mr.developer 1.3 – Fewer surprises

The last releases of mr.developer (1.2 and 1.3) reduce the amount of surprises.

The packages from auto-checkout are now automatically added and removed from the list of development packages when you switch buildout configurations. Before you had to run develop reset and rerun buildout for that to work. If you have an existing checkout, you may want to reset it, so that this change is picked up.

The last used buildout configuration is now read directly. That means if you change source declarations in your buildout configuration, then you don’t have to rerun buildout anymore for mr.developer to pick up those changes. You still have to run buildout after changing the develop status of a package, but that’s the same as with a plain buildout without mr.developer.

Published in: on November 15, 2009 at 4:20 pm  Comments (5)  

Snakes on a cat!

Since I started to tame the snakepit, I made many improvements to make it even less scary.

The python buildout now auto detects the platform you are on, so it works for many more systems then just Mac OS X without a custom configuration. On Mac OS X it automatically detects whether you are on Leopard or Snow Leopard. Since today it also works on Snow Leopard with 32bit CPUs.

Published in: on November 5, 2009 at 10:31 am  Comments (3)  

A different fridge to store your eggs

Today I wanted to release a new version of ImageRepository. For quite some time now, I didn’t update the product pages at, because it was very time consuming and cumbersome. But recently was upgraded to a newer Plone version and the PloneSoftwareCenter was updated to a version which supports the PyPI API for egg uploads.

Python 2.6 contains updates which add the mupload and mregister commands to distutils. For older versions, which are still in common use in the Zope/Plone world, there is collective.dist which adds the same commands. After I followed the instructions to update my ~/.pypirc file, I tried to register. Unfortunately by default the egg name is normalized to “products-imagerepository”, but the original location is named just “imagerepository”. I was told by David Glick that there is a tab for distutils settings in the project edit page. After I set the primary distutils id to “Products.ImageRepository”, the mregister command worked fine! Now I just had to remove the download_url setting from, so there would be no external link created on each registration.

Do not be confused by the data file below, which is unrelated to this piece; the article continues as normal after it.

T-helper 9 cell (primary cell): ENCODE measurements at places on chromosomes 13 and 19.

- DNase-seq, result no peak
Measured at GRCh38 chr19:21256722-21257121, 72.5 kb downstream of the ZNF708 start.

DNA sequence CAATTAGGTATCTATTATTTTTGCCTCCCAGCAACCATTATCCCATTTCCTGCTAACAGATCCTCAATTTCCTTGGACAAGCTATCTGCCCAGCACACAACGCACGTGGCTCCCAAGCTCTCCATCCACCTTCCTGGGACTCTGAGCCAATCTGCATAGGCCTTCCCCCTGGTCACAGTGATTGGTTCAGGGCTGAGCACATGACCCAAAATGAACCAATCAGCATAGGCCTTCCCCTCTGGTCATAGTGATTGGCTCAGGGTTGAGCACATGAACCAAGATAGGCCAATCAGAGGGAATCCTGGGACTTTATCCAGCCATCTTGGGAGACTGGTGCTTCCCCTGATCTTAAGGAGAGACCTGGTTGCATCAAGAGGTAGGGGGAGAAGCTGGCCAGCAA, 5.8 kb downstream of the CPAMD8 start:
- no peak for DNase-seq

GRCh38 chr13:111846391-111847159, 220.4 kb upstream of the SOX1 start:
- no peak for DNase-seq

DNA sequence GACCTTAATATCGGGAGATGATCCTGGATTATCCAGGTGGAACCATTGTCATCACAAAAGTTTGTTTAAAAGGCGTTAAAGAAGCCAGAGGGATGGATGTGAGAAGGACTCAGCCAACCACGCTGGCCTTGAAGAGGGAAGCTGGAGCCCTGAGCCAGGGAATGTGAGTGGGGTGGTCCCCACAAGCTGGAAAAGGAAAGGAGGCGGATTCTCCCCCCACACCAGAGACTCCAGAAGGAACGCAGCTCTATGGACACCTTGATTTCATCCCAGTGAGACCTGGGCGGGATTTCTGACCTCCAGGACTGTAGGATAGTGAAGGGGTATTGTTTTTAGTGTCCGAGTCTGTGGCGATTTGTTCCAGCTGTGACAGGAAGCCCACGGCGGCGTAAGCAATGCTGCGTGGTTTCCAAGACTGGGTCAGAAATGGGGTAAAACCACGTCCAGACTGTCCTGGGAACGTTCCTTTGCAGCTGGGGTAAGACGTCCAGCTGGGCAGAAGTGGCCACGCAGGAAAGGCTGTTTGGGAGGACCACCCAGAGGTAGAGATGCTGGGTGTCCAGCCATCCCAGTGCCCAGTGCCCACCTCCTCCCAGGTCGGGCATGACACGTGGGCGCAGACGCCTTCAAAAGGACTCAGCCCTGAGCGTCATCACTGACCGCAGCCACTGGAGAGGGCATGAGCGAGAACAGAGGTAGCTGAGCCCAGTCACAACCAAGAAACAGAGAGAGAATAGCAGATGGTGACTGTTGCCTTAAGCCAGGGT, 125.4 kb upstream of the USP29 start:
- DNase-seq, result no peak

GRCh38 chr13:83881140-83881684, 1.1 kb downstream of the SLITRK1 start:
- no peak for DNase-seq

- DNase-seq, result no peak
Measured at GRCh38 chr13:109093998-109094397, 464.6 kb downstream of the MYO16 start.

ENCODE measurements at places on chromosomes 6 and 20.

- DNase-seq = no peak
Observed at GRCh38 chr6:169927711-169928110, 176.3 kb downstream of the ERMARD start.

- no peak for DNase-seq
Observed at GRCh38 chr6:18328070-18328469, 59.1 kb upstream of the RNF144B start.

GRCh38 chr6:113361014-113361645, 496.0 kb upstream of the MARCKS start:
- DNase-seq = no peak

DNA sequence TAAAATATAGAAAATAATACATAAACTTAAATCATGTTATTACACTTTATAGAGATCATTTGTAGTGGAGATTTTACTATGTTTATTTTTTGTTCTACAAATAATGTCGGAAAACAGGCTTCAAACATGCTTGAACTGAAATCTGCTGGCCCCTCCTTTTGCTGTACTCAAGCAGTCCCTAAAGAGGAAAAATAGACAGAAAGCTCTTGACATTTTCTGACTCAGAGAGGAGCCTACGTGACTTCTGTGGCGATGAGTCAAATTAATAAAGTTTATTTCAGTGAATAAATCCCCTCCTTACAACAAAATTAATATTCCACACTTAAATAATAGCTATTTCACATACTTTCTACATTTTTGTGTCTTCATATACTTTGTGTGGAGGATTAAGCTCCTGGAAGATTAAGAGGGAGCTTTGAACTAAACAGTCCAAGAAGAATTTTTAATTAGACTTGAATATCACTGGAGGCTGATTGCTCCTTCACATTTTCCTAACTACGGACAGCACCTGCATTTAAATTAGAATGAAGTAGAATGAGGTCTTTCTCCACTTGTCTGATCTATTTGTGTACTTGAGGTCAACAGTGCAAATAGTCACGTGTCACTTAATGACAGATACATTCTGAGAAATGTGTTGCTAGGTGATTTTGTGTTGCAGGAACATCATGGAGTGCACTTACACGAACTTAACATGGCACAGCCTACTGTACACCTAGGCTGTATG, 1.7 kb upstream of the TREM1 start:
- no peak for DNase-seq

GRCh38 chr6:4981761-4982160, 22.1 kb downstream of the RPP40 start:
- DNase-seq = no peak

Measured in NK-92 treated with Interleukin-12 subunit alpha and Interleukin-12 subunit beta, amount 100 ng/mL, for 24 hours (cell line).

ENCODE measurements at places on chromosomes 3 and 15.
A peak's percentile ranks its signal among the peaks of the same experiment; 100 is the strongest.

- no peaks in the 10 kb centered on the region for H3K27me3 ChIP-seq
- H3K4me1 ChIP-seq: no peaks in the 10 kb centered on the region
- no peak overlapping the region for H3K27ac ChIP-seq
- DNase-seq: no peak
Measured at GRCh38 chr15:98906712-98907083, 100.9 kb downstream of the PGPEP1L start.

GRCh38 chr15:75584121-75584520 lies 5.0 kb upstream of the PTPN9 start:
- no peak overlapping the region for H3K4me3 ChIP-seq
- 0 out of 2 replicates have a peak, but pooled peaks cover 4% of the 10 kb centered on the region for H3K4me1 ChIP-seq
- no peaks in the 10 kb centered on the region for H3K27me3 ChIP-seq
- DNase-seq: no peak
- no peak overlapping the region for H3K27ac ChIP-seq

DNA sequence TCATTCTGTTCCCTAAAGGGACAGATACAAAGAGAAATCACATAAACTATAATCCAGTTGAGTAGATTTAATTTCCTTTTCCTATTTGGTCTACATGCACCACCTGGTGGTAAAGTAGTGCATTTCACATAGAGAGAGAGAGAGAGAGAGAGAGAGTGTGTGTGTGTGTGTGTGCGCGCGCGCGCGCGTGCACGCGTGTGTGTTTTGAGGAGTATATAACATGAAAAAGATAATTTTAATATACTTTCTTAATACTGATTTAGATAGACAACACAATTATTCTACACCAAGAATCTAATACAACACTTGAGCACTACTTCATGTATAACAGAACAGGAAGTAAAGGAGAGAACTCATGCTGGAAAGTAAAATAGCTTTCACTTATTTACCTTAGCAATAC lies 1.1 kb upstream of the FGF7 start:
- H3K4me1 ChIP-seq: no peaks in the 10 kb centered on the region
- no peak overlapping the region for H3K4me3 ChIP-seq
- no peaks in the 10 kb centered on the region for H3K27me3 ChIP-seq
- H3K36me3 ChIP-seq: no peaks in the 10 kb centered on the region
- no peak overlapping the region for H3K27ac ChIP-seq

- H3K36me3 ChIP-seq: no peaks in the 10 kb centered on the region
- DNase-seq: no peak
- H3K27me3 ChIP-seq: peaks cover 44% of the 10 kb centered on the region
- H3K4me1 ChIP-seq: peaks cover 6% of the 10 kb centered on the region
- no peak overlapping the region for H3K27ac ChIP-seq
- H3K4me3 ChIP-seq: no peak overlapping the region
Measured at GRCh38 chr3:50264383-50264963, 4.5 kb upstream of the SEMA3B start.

So, after all these steps I finally made a 0.9 release of ImageRepository and it was easily uploaded to both and PyPI.

Published in: on February 12, 2009 at 4:32 pm  Comments (3)  

Where is that egg?

In the Zope/Plone world working with zc.buildout is the norm nowadays. Many people use an egg cache for speed and disk space preservation. That way eggs aren’t stored directly in your buildout anymore and it can by cumbersome to get there location from the commandline. One way to solve this is collective.recipe.omelette but that only exposes the paths for all eggs at once. I wrote a small shell function to solve that issue.

function eggpath() {
        local name=$1;
        local files=$*;
        if [ -z $files ]; then
                if [ -e ./bin/instance* ]; then
                        local files="$files ./bin/instance*";
                if [ -e ./bin/client* ]; then
                        local files="$files ./bin/client*";
        grep -o -iE "/.*$name.*.egg" $files | sort -u;

With this you can get the path of an egg from any script. First argument is a regexp which is used for matching the name, most of the time this is a simple string with a part of the egg name. Optionally you can provide the name of the script(s) which should be checked, if it’s not given the function will look for bin/instance* or bin/client* scripts by default, which are the most common names for the Zope scripts in Plone buildouts.

My most common use case for this is for opening the egg with my editor like this: mate `eggpath some.egg`.

I hope this is useful for other people as well.

Published in: on February 4, 2009 at 3:56 pm  Comments (1)  

A buildout to tame the snake pit

After reading philiKON’s post about building Python 2.5 with readline on Mac OS X Leopard and getting my new MacBook Pro, I decided to create a buildout which does all the hard work and is reproducible when I managed to mess up the Python installation.

If you know how to run a buildout and don’t want to know any of the details, then just fetch it from It will build Python 2.4, 2.5, 2.6 and 3.0. For the 2.x Python’s it will also create a virtualenv and install zc.buildout and PIL into it. A script called 'install-links' will be created, which will link the main scripts and binaries into /opt/local/bin when run.

The biggest issue I ran into while creating the buildout was getting the readline library properly picked up by the configuration part of the Python build. The only way I got it working, was to use a common installation prefix for readline and Python.

The buildout does several things:

  • It builds Python 2.4-2.6 and Python 3.0 with readline support
  • It creates virtualenv’s for the 2.x Python’s
  • It installs zc.buildout and PIL into those virtualenv’s (You should make sure that any dependencies for PIL are already installed, on Leopard with just XCode, you need to install the jpeg library. I use MacPorts for that, with the following command: sudo port install jpeg.)
  • It creates a script which links the main scripts and binaries into /opt/local/bin

You can easily customize the destination of the links by using a custom cfg file which extends the main buildout.cfg one like this:

extends = buildout.cfg
prefix = /opt/local
The /bin will be appended by default.
Published in: on December 14, 2008 at 4:16 pm  Comments (11)  
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